Implementation: I'm a fan of competition as it keeps prices down and companies more honest. I would like to see some startups run with such an idea with their own improvements, offerings, etc. If no individuals or companies exist or jump on this idea, another way to implement this would be to crowdsource funding for this project. Because the Company would have to pay out in fiat currency, it would be best if they had liquid assets in that form or possibly some form of bonding. Whatever redemption price the Company sets on it's policies, it would be best to convert BTC assets to the currency described in the policy during periods of higher BTC value. In the above scenario, again assuming $1000/BTC, if the Company had multiple policies issued with 100BTC at risk for redemption, they could sell BTC holdings if BTC went above $1,000. Assuming the Company had BTC assets exceeding that 100BTC redemption risk, they could choose to exchange a portion of those assets at ideal times. So, if BTC suddenly went to $1,200/BTC, Company could sell 100BTC at the $1,200 price, thereby assuring that they make an additional $200/BTC against all redemption that occurs at contract expiration. This would eliminate the risk out of the currently issued policies. However, I suspect that the Company may only want to exchange a portion of their BTC holdings depending on the state of the market. Policies could be varying term lengths, have a premium that is based on the number of redeemable BTC, and redemption prices could be below/at/above current market rate with adjusted premiums.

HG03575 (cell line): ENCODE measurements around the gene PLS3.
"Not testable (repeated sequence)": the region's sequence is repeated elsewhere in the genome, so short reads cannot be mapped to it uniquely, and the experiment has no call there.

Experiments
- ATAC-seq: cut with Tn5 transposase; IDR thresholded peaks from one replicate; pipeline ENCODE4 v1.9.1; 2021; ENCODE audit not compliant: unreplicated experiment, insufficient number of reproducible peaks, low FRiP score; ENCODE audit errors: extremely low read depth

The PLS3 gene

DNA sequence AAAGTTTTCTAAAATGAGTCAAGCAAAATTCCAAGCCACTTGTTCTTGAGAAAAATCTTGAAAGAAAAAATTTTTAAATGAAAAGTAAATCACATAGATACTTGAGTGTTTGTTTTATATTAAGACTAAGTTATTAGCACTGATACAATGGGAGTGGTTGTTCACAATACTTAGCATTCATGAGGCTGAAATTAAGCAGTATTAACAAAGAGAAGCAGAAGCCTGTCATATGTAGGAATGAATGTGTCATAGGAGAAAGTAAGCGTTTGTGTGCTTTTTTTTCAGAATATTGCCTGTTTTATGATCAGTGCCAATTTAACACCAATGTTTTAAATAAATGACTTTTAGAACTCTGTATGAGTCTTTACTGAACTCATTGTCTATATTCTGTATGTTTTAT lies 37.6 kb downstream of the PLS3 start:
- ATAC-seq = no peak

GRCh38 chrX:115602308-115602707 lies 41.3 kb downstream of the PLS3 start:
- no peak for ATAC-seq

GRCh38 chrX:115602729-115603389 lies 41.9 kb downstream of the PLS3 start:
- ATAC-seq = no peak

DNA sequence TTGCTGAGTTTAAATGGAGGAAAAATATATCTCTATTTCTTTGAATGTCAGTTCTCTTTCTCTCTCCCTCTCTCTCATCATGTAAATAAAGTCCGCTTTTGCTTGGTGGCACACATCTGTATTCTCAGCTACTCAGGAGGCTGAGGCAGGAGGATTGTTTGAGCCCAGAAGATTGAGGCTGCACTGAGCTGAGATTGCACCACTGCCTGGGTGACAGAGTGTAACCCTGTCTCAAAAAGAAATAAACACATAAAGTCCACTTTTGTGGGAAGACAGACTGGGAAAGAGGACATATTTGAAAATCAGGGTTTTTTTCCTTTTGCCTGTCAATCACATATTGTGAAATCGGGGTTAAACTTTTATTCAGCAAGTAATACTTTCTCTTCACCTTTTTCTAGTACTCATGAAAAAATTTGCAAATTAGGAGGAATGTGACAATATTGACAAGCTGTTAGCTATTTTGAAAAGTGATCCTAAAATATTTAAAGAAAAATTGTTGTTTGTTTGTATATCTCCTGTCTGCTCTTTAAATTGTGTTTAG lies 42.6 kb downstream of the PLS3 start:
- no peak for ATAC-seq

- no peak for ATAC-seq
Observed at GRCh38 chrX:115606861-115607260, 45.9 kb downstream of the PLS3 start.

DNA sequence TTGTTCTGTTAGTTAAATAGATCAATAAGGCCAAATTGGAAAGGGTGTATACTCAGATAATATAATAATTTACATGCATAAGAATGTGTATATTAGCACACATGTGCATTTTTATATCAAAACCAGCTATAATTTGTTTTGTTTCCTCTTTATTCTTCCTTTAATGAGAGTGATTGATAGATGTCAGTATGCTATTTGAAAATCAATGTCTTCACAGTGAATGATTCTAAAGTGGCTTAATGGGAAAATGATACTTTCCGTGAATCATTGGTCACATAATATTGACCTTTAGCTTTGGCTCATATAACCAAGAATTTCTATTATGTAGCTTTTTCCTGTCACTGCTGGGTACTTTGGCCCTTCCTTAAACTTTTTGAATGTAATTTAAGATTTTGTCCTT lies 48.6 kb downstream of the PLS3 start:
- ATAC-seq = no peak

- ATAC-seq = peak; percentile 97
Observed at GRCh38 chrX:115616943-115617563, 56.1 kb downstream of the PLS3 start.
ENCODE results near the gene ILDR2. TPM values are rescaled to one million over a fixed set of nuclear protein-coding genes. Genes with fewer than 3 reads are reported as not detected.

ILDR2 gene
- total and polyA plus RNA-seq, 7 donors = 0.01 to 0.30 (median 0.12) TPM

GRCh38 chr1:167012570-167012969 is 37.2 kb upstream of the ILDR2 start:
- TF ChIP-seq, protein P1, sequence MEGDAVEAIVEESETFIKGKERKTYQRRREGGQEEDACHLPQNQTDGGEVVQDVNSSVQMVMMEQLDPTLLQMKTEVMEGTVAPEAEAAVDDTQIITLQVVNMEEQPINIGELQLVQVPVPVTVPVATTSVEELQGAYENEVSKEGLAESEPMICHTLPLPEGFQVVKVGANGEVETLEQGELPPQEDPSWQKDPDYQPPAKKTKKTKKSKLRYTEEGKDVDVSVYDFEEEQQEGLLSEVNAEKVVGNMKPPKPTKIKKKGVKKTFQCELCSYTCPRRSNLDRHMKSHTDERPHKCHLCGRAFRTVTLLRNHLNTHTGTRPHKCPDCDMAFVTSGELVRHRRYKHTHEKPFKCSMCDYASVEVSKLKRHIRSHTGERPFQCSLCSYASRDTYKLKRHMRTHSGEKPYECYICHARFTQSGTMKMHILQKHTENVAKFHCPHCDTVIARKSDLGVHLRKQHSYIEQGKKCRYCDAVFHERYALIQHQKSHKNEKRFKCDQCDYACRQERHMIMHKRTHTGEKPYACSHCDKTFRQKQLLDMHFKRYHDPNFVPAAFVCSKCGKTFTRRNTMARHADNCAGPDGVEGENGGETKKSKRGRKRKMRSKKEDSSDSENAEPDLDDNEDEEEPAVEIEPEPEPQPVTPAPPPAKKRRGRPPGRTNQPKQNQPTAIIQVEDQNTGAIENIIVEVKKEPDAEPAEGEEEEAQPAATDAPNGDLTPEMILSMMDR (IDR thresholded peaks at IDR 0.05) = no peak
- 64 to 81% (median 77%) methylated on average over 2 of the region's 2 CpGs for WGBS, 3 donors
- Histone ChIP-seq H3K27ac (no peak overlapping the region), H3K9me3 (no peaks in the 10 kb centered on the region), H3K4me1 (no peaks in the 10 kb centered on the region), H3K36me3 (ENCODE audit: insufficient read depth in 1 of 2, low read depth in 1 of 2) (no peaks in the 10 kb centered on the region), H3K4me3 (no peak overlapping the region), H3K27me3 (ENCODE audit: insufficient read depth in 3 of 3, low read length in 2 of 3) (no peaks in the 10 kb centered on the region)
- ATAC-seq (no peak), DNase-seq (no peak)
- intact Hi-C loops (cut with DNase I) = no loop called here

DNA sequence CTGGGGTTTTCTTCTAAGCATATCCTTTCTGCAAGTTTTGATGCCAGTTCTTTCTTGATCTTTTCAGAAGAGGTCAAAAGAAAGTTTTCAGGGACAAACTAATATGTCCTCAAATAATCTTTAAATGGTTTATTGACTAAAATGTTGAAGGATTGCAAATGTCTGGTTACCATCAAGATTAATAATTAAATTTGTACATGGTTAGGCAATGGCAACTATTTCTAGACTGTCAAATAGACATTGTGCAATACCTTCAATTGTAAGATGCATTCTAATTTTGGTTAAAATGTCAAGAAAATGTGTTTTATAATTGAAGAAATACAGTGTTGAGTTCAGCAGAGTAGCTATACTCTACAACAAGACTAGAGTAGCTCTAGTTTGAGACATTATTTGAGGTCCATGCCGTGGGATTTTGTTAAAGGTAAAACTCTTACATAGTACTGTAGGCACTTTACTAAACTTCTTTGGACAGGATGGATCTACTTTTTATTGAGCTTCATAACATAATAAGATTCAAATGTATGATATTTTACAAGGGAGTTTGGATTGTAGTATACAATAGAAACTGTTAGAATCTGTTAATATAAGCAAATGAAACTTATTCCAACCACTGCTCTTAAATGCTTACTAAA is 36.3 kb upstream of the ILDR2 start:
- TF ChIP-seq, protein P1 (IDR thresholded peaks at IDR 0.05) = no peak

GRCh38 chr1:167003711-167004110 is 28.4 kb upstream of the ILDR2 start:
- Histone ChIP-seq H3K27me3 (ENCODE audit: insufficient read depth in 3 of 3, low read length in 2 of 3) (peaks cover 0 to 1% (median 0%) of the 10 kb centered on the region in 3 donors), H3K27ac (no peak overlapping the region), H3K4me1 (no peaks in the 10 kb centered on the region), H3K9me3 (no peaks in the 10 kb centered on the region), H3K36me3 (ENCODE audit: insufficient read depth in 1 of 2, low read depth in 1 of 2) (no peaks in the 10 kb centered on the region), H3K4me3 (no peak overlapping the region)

I'm open to feedback and suggestions/improvements on this idea as well.